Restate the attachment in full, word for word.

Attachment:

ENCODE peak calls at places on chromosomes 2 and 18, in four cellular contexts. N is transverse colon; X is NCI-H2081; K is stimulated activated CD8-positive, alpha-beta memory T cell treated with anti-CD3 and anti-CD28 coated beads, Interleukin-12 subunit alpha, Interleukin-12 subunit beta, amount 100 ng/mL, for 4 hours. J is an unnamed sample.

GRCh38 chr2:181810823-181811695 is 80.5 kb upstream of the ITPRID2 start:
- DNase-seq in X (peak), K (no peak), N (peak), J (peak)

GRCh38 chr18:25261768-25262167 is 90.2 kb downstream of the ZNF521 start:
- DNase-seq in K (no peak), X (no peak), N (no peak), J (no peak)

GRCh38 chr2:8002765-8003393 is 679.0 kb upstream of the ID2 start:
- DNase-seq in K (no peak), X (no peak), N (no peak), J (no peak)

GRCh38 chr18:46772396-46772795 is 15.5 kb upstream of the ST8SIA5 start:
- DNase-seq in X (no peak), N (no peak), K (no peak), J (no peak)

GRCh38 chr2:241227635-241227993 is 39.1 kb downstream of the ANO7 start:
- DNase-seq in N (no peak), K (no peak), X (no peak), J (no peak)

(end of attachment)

ENCODE peak calls at places on chromosomes 2 and 18, in four cellular contexts. N is transverse colon; X is NCI-H2081; K is stimulated activated CD8-positive, alpha-beta memory T cell treated with anti-CD3 and anti-CD28 coated beads, Interleukin-12 subunit alpha, Interleukin-12 subunit beta, amount 100 ng/mL, for 4 hours. J is an unnamed sample.

GRCh38 chr2:181810823-181811695 is 80.5 kb upstream of the ITPRID2 start:
- DNase-seq in X (peak), K (no peak), N (peak), J (peak)

GRCh38 chr18:25261768-25262167 is 90.2 kb downstream of the ZNF521 start:
- DNase-seq in K (no peak), X (no peak), N (no peak), J (no peak)

GRCh38 chr2:8002765-8003393 is 679.0 kb upstream of the ID2 start:
- DNase-seq in K (no peak), X (no peak), N (no peak), J (no peak)

GRCh38 chr18:46772396-46772795 is 15.5 kb upstream of the ST8SIA5 start:
- DNase-seq in X (no peak), N (no peak), K (no peak), J (no peak)

GRCh38 chr2:241227635-241227993 is 39.1 kb downstream of the ANO7 start:
- DNase-seq in N (no peak), K (no peak), X (no peak), J (no peak)